One of the secrets to boosting productivity and profitability is earning workers' respect. In turn, a good way to earn technicians' respect is to shield them from unreasonable, tightwad motorists. From my earliest days in a full-service gas station, I learned that there's a segment of motorists who appreciate what technicians do for them. They understand that maintaining and fixing vehicles requires skill, knowledge and dedication. On the other hand, there's a small segment of motorists who simply want the cheapest price—period. Frankly, they neither know nor care what's going on in and around their vehicles. Cheap price defines their outlook on the world. That includes what you charge them for maintenance and repairs. Within a year at the service station, I quickly learned who the regular customers were. Typically, the people who whined, cajoled and maneuvered for the cheapest price were not repeat customers. Sometimes the owner or manager cut someone a break just to test the waters. “What will you bet me that we'll never see this guy again?” the boss would joke. Indeed, we never would see that motorist again. I've written about this before, so let's bring this argument back to the techs in your service bays. Too often I've seen service managers and service writers hook a prospect with a low-ball price. Worse yet, they may throw that price at them without having a tech thoroughly inspect the vehicle first. In fact, the vehicle needs much more than initially meets the eye. Then, once you're knee-deep in the job, the customer expects that repairing those additional items is all included with the initial quote. Now, desperate people say and do desperate things. As I've discussed in previous columns, it's very tempting to work cheaply and accept any and all jobs when business is slow. However, repeatedly attracting the dregs of the marketplace and then forcing these poor choices on your technicians is the quickest way I know to lose your techs' respect. It certainly is the surest way to discourage them from making extra effort when it's really needed by a worthwhile customer. And it's the quickest way to get them looking for new jobs. OK, imagine that the most obvious problem was a seeping or leaking water pump. But closer inspection reveals a marginal radiator, seeping core plugs and swollen hoses that the service writer couldn't see or didn't see. Another example is corroded or damaged electrical wiring and connections. I've watched service personnel catch only the most obvious condition—such as a corroded terminal that's separated from the electrical connection. But the closer the tech looks at the job, the more questionable connections he finds. Or, the person who worked on the vehicle before you made several amateurish wire splices and you see that one of them has separated. A conscientious tech's instincts are to painstakingly rework those splices—as well as investigate the rest of the wiring. Whether it's the additional wiring trouble or the cooling system issues, these are failures waiting to happen. If you can count on one thing, it's that this tightwad motorist will blame you for the breakdown. To me, the respectful move is also the smartest business decision: Call the customer and describe the additional trouble. If necessary, haul the person back to the shop or email him or her digital photos of your findings. Get authorization for additional parts and labor. The disrespectful, counterproductive decision is forcing a tech to play automotive magician, investing a bunch of time and effort so this vehicle's fixed on time and on budget. It's not a tech's fault that a service manager gambled on a job quote and failed to take control of the overall transaction. Instead, build both profits and respect by keeping techs involved in the job—use their expertise to get the best possible grip on the vehicle's condition. Then keep control of the situation by selling what's necessary to keep that vehicle from coming back again.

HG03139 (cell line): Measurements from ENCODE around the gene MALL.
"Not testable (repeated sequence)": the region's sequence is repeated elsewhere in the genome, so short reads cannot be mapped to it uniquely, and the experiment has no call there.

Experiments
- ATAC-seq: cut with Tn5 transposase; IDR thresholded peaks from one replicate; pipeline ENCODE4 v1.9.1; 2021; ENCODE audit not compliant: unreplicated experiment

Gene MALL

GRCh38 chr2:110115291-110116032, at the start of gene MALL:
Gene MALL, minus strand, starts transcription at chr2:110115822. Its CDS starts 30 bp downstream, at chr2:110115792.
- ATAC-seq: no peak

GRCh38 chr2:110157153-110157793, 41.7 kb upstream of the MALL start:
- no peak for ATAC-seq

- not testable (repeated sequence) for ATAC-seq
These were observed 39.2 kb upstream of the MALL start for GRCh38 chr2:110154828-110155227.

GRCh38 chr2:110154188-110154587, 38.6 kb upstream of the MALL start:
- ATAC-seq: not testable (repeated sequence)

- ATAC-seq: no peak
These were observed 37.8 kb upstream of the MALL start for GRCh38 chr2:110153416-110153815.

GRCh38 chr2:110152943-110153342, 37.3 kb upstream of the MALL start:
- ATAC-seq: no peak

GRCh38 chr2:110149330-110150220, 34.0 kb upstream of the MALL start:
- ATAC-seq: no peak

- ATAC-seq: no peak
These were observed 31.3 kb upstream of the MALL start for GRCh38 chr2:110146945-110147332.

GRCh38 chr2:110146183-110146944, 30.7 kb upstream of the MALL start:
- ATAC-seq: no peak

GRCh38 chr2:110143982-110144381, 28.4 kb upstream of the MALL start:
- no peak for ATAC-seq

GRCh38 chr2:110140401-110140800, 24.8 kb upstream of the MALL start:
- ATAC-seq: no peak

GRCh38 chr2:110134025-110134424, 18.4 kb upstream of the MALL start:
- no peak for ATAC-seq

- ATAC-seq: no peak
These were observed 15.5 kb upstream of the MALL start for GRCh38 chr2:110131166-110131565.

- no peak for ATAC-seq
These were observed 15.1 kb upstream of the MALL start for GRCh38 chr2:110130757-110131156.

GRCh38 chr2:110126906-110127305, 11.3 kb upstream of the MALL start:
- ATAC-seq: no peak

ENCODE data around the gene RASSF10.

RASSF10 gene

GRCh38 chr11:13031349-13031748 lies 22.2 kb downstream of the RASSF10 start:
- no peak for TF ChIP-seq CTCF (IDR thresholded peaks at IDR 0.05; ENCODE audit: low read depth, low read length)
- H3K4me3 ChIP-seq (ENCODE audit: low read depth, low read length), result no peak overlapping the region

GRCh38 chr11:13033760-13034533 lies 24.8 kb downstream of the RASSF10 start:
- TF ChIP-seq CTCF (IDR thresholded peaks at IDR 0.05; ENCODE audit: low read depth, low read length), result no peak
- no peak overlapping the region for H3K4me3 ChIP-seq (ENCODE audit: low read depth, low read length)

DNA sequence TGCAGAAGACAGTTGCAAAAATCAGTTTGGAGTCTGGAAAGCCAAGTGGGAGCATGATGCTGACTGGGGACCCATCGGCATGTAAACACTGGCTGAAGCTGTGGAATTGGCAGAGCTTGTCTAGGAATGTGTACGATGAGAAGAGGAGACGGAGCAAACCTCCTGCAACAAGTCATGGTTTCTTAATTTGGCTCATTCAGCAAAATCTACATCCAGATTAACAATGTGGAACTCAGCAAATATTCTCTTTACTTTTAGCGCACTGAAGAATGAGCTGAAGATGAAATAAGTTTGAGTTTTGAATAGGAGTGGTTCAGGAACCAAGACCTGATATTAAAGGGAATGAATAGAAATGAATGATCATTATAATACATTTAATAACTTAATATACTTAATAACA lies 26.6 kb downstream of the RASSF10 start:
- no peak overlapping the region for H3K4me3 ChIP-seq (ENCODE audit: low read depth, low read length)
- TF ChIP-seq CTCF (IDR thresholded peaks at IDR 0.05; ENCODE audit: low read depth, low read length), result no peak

Screen out cheapskates, earn techs' respect
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